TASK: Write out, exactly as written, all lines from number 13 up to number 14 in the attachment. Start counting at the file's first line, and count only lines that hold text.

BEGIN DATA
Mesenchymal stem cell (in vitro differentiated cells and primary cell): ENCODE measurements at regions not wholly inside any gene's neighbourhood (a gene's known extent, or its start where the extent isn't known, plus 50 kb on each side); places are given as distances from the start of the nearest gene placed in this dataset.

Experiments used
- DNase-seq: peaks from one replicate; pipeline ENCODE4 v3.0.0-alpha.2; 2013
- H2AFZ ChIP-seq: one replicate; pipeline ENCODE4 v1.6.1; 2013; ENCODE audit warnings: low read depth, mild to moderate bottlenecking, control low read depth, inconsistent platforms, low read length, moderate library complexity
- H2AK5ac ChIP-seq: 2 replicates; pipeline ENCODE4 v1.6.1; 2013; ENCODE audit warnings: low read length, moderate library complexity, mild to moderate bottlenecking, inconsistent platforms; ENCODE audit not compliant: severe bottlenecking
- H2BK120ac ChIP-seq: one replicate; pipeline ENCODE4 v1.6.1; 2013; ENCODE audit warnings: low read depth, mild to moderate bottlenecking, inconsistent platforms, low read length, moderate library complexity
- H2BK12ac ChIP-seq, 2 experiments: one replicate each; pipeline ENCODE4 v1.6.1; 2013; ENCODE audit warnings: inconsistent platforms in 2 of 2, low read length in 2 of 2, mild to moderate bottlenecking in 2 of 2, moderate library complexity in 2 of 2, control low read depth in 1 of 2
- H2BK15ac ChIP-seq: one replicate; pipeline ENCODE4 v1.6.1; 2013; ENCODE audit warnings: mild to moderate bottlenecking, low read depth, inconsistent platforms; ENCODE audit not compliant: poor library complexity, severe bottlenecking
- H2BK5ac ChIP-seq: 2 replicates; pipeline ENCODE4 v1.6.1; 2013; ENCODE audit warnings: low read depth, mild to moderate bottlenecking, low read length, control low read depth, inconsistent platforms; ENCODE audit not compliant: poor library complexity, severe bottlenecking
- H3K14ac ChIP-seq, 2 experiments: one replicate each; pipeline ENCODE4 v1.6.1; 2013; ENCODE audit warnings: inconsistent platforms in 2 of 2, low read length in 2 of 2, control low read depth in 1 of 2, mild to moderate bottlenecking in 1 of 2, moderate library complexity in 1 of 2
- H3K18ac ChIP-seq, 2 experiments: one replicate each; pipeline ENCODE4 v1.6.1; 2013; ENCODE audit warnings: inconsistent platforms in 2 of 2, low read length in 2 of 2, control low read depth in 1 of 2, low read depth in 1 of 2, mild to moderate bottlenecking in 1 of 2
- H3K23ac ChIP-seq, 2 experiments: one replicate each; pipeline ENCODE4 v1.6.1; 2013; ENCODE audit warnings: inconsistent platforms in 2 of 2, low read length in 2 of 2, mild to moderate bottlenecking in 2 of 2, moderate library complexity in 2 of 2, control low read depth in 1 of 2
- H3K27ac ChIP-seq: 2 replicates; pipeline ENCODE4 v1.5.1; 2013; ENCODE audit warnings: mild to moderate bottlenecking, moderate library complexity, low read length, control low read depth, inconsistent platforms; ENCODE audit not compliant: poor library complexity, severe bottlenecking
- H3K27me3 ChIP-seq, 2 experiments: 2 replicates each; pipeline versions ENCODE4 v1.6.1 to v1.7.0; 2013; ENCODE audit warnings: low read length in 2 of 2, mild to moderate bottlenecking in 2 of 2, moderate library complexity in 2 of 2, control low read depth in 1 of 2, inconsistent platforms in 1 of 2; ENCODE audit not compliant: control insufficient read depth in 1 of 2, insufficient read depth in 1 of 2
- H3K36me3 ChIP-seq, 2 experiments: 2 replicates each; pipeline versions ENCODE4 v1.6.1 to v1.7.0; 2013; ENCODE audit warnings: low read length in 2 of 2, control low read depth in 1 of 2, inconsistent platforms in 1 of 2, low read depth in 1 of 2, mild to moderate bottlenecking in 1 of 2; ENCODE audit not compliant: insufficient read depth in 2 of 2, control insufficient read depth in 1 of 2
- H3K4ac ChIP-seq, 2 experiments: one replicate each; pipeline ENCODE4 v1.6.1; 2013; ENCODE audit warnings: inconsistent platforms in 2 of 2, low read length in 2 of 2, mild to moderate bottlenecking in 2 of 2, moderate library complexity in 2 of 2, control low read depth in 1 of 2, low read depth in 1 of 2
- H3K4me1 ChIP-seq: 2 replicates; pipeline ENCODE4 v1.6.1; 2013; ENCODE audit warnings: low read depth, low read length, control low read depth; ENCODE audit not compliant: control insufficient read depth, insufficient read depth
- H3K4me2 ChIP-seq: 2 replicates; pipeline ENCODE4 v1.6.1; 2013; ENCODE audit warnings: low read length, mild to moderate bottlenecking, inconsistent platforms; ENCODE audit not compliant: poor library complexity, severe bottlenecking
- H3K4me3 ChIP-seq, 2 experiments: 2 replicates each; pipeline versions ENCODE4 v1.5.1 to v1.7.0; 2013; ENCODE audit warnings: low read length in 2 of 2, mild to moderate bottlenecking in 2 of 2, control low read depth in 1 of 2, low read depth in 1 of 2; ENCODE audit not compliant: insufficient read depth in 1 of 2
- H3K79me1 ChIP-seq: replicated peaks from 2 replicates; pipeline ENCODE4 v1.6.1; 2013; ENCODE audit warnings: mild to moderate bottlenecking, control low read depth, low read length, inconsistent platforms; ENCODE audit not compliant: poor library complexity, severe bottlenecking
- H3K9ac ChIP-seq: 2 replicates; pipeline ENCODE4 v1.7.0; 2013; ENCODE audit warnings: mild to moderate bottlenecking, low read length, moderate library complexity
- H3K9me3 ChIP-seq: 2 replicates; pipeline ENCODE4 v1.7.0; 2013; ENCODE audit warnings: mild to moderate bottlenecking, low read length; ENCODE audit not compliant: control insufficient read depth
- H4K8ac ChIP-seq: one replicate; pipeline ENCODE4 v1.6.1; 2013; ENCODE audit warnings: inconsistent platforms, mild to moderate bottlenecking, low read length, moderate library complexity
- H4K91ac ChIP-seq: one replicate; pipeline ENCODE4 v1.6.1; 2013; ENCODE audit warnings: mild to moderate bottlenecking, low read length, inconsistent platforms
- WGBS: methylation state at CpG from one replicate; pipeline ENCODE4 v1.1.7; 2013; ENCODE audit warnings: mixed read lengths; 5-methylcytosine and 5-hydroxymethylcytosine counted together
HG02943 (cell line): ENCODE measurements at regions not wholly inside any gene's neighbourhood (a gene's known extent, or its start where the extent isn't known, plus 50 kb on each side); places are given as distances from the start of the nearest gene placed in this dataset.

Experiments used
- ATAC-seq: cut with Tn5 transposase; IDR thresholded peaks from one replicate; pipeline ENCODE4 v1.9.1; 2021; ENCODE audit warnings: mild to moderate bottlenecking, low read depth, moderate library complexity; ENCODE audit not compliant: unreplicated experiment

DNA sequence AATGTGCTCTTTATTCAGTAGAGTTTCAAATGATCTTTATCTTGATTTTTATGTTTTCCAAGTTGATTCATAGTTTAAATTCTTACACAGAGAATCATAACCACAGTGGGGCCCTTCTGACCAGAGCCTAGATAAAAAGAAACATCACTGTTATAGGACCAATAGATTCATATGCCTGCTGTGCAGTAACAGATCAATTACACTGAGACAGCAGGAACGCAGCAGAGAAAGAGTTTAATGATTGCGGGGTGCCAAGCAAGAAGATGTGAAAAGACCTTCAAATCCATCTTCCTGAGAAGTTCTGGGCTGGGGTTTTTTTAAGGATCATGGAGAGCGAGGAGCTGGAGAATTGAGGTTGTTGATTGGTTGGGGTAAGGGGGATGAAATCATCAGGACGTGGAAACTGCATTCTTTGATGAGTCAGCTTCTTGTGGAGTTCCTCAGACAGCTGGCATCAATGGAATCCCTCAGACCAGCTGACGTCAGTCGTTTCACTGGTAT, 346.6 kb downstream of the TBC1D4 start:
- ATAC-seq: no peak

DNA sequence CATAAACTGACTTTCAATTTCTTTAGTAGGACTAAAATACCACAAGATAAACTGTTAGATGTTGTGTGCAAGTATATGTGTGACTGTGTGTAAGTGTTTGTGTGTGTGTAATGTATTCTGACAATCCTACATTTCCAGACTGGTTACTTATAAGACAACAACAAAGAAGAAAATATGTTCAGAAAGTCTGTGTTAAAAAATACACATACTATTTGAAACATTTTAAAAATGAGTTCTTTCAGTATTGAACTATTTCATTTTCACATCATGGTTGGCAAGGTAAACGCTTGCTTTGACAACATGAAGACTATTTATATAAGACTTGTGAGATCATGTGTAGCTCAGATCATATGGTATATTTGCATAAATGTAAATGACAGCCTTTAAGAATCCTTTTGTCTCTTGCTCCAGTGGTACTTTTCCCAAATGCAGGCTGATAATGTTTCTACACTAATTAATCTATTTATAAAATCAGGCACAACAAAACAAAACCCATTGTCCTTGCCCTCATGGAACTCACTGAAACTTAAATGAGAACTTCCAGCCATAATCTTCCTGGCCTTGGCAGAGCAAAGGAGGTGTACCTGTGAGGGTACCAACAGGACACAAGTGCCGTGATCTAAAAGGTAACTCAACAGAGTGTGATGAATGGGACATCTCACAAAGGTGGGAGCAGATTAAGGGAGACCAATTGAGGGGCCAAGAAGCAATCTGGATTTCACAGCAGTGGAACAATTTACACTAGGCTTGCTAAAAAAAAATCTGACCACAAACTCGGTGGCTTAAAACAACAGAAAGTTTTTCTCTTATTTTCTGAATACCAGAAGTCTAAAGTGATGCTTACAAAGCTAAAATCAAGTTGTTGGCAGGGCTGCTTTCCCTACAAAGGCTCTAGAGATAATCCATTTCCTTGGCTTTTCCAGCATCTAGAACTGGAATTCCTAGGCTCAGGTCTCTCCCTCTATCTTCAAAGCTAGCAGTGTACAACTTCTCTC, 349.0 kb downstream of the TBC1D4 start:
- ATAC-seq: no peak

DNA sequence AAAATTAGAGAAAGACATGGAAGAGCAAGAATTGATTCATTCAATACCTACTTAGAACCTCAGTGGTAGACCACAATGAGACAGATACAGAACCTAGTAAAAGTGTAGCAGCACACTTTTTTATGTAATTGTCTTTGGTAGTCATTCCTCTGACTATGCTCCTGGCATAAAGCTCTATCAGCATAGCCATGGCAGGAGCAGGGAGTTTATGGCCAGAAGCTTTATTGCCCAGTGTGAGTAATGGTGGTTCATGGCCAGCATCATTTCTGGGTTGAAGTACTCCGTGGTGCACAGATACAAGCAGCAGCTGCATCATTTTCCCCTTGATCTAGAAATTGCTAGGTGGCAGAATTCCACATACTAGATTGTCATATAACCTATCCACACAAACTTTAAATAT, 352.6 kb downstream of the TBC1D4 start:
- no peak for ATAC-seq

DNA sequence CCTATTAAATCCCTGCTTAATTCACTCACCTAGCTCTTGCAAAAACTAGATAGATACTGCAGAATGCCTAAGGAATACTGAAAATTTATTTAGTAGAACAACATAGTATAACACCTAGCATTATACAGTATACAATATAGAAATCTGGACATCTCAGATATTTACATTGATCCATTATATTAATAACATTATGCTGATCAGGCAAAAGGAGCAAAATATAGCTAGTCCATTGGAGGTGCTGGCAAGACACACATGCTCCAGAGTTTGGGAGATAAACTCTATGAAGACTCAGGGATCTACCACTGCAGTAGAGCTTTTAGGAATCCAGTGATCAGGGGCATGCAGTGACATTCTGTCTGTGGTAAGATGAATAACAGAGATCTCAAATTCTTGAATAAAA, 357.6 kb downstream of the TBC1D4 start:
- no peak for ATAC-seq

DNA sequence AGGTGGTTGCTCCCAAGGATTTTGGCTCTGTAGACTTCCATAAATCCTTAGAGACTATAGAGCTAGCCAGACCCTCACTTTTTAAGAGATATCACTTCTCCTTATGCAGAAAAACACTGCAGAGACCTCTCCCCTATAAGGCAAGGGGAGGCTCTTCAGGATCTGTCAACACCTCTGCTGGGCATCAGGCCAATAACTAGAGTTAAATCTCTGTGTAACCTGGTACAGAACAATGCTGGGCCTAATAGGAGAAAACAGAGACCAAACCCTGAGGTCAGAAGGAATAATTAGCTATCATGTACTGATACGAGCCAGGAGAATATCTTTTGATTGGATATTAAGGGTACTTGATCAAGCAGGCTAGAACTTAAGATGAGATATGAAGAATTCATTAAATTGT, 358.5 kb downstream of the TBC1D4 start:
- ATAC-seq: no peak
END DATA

- H3K27ac ChIP-seq: 2 replicates; pipeline ENCODE4 v1.5.1; 2013; ENCODE audit warnings: mild to moderate bottlenecking, moderate library complexity, low read length, control low read depth, inconsistent platforms; ENCODE audit not compliant: poor library complexity, severe bottlenecking
- H3K27me3 ChIP-seq, 2 experiments: 2 replicates each; pipeline versions ENCODE4 v1.6.1 to v1.7.0; 2013; ENCODE audit warnings: low read length in 2 of 2, mild to moderate bottlenecking in 2 of 2, moderate library complexity in 2 of 2, control low read depth in 1 of 2, inconsistent platforms in 1 of 2; ENCODE audit not compliant: control insufficient read depth in 1 of 2, insufficient read depth in 1 of 2